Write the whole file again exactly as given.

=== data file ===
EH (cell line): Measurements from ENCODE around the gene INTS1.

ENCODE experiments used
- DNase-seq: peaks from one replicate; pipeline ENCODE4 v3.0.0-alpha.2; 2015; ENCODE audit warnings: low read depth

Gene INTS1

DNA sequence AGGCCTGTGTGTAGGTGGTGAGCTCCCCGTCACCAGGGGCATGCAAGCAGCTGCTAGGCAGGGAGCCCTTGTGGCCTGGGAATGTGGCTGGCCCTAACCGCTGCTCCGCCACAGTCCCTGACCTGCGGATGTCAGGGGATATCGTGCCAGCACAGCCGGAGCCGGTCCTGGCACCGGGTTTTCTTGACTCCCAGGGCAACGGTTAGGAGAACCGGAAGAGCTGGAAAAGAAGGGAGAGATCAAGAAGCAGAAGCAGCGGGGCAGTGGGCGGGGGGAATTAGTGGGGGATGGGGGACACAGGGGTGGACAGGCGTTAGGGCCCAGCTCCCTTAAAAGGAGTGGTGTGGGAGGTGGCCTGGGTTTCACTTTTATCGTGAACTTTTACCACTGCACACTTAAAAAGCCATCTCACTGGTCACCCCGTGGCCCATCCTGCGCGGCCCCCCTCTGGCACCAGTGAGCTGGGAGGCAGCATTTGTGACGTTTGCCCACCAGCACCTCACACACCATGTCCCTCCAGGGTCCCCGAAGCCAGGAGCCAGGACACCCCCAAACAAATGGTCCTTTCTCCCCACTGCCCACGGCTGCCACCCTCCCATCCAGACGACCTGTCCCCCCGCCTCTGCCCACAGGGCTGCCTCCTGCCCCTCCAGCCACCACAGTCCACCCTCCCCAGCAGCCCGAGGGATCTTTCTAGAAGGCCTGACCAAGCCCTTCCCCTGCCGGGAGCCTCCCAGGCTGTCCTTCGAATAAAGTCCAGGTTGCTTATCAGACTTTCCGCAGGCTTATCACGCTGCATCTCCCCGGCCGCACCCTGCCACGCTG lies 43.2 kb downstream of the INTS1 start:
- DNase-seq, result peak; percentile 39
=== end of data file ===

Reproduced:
EH (cell line): Measurements from ENCODE around the gene INTS1.

ENCODE experiments used
- DNase-seq: peaks from one replicate; pipeline ENCODE4 v3.0.0-alpha.2; 2015; ENCODE audit warnings: low read depth

Gene INTS1

DNA sequence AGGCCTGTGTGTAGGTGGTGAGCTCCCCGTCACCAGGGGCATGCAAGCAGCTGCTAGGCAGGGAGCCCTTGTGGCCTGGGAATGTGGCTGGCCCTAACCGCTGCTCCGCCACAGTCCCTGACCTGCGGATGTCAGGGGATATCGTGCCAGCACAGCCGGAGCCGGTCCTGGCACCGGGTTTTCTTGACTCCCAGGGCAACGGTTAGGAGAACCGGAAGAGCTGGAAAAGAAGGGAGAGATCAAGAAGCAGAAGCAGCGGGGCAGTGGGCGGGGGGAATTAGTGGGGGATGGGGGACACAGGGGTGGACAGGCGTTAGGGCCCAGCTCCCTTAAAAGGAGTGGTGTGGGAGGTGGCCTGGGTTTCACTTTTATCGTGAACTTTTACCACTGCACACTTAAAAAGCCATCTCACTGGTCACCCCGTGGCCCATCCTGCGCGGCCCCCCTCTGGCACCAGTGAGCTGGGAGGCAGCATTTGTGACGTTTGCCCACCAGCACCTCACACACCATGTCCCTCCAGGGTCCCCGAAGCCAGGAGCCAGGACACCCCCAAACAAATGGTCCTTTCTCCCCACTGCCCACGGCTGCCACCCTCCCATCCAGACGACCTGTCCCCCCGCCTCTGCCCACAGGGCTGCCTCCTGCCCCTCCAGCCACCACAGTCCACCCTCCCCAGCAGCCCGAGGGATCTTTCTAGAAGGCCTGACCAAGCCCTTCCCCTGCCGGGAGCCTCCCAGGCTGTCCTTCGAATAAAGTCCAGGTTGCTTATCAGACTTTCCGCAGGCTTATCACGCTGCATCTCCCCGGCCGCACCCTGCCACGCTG lies 43.2 kb downstream of the INTS1 start:
- DNase-seq, result peak; percentile 39